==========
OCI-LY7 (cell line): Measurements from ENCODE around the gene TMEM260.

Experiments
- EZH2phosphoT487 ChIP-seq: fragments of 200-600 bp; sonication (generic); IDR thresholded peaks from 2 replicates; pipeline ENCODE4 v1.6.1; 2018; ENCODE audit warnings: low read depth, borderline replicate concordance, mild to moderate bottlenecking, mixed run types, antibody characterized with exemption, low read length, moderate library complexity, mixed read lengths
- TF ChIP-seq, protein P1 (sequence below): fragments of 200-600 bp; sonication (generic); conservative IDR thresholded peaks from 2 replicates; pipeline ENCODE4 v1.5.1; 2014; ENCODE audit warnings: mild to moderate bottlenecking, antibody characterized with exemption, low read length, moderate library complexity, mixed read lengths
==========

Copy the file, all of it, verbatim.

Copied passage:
OCI-LY7 (cell line): Measurements from ENCODE around the gene TMEM260.

Experiments
- EZH2phosphoT487 ChIP-seq: fragments of 200-600 bp; sonication (generic); IDR thresholded peaks from 2 replicates; pipeline ENCODE4 v1.6.1; 2018; ENCODE audit warnings: low read depth, borderline replicate concordance, mild to moderate bottlenecking, mixed run types, antibody characterized with exemption, low read length, moderate library complexity, mixed read lengths
- TF ChIP-seq, protein P1 (sequence below): fragments of 200-600 bp; sonication (generic); conservative IDR thresholded peaks from 2 replicates; pipeline ENCODE4 v1.5.1; 2014; ENCODE audit warnings: mild to moderate bottlenecking, antibody characterized with exemption, low read length, moderate library complexity, mixed read lengths